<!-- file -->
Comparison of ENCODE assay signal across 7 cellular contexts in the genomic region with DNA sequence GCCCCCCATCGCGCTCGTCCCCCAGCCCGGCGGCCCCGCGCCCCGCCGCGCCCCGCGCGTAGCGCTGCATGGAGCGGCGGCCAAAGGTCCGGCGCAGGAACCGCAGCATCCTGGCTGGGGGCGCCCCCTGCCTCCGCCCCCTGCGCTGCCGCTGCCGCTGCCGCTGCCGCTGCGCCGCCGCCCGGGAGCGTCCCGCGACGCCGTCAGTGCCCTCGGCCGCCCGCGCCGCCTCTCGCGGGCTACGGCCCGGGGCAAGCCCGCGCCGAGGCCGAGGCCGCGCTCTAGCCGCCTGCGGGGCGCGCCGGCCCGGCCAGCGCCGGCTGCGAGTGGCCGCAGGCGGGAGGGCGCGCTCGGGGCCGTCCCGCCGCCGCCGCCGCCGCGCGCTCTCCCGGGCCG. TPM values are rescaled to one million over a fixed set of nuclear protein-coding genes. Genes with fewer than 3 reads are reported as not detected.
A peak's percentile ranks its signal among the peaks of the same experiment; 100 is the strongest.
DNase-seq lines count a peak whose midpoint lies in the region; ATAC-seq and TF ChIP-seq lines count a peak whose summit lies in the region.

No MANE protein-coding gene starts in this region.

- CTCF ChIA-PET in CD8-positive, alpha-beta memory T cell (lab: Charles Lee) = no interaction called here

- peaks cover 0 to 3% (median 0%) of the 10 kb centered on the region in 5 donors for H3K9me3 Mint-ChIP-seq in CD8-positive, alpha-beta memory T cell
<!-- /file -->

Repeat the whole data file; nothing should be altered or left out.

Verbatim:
Comparison of ENCODE assay signal across 7 cellular contexts in the genomic region with DNA sequence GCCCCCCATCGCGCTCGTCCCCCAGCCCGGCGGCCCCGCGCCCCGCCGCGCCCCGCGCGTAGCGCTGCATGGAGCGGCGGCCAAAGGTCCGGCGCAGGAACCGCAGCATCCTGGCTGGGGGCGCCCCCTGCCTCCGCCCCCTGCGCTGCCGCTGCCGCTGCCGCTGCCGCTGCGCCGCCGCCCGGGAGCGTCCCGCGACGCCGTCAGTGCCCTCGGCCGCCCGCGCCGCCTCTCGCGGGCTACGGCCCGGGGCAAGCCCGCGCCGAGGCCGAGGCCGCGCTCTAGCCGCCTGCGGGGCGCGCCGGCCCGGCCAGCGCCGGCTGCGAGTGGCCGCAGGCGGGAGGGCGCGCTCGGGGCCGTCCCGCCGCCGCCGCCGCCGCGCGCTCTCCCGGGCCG. TPM values are rescaled to one million over a fixed set of nuclear protein-coding genes. Genes with fewer than 3 reads are reported as not detected.
A peak's percentile ranks its signal among the peaks of the same experiment; 100 is the strongest.
DNase-seq lines count a peak whose midpoint lies in the region; ATAC-seq and TF ChIP-seq lines count a peak whose summit lies in the region.

No MANE protein-coding gene starts in this region.

- CTCF ChIA-PET in CD8-positive, alpha-beta memory T cell (lab: Charles Lee) = no interaction called here

- peaks cover 0 to 3% (median 0%) of the 10 kb centered on the region in 5 donors for H3K9me3 Mint-ChIP-seq in CD8-positive, alpha-beta memory T cell